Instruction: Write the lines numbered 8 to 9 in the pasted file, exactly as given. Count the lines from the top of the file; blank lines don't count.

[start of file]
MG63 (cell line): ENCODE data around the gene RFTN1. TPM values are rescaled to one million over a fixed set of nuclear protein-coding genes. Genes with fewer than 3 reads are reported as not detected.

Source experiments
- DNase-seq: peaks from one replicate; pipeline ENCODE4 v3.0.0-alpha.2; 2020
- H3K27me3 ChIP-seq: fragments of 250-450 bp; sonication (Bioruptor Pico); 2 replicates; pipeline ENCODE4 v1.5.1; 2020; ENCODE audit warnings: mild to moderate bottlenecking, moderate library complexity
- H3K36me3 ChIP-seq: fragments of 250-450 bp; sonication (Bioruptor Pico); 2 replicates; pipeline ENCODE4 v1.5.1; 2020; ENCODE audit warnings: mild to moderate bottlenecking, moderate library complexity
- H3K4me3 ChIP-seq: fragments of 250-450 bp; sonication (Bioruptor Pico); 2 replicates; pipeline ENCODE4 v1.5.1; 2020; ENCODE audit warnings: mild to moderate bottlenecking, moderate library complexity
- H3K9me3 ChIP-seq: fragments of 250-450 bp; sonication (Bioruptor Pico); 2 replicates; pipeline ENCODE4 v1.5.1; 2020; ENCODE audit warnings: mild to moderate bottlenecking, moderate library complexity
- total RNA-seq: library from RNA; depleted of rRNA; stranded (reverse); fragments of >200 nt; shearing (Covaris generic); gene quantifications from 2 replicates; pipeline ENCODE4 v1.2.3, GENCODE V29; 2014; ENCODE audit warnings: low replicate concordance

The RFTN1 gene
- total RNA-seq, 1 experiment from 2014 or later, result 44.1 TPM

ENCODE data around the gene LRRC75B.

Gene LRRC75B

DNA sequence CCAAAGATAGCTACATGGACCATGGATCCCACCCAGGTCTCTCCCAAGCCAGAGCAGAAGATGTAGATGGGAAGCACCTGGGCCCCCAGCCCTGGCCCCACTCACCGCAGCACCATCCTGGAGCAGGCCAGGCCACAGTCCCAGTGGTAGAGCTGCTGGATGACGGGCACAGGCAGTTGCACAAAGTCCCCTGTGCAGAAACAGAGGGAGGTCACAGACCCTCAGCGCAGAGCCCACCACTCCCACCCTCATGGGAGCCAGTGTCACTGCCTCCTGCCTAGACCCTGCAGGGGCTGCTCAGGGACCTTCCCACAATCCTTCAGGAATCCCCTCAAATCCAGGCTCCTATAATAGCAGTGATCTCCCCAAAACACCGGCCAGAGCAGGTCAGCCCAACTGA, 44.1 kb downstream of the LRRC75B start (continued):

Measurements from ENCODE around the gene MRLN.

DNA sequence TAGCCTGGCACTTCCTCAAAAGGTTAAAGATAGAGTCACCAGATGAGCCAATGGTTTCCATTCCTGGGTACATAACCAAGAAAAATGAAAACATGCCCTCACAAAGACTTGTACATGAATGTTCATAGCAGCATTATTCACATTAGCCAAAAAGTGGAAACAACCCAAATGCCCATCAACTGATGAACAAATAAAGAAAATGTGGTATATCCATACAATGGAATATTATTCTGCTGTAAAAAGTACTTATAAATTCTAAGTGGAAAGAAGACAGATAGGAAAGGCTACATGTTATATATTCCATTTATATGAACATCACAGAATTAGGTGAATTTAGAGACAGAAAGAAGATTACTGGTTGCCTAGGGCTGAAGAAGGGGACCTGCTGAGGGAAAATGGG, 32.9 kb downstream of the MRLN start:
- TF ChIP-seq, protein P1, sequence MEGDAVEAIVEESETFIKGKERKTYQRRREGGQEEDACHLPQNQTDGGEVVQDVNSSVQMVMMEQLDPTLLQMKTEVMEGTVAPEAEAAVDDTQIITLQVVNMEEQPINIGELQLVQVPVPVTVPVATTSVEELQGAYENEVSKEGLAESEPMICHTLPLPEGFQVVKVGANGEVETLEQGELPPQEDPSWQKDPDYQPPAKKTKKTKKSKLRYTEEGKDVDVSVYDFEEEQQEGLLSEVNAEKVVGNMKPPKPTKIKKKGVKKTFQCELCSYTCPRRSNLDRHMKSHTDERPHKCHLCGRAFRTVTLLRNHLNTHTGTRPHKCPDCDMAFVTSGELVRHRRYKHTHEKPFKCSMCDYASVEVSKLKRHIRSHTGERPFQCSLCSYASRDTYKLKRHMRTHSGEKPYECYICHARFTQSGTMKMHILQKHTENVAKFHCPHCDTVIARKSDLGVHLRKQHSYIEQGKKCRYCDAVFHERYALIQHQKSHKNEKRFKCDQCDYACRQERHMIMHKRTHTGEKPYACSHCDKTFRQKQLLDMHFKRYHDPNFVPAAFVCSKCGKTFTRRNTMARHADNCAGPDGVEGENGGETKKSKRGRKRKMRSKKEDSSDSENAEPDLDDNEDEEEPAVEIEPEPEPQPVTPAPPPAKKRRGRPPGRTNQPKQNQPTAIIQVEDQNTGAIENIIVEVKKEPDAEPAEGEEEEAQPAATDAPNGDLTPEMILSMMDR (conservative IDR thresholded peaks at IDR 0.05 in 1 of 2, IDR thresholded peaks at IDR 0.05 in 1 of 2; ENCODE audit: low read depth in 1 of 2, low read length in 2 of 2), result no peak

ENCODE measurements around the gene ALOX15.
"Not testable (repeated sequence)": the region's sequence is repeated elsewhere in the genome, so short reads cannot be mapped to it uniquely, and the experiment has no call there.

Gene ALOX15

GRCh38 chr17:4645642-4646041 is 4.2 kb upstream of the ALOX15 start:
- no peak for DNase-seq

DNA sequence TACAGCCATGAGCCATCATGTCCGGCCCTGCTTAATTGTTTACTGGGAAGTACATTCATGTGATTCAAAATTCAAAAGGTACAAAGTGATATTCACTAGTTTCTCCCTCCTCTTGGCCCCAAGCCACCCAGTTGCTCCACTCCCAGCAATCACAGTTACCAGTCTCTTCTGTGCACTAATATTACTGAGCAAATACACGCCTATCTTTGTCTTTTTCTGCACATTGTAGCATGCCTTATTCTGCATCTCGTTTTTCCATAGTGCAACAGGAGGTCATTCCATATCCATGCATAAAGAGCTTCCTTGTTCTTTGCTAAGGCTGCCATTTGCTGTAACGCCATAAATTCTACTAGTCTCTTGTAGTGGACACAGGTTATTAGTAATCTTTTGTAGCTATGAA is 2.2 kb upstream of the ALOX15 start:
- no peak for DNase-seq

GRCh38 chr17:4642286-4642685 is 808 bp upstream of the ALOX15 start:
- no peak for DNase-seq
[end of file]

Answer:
- total RNA-seq: library from RNA; depleted of rRNA; stranded (reverse); fragments of >200 nt; shearing (Covaris generic); gene quantifications from 2 replicates; pipeline ENCODE4 v1.2.3, GENCODE V29; 2014; ENCODE audit warnings: low replicate concordance

The RFTN1 gene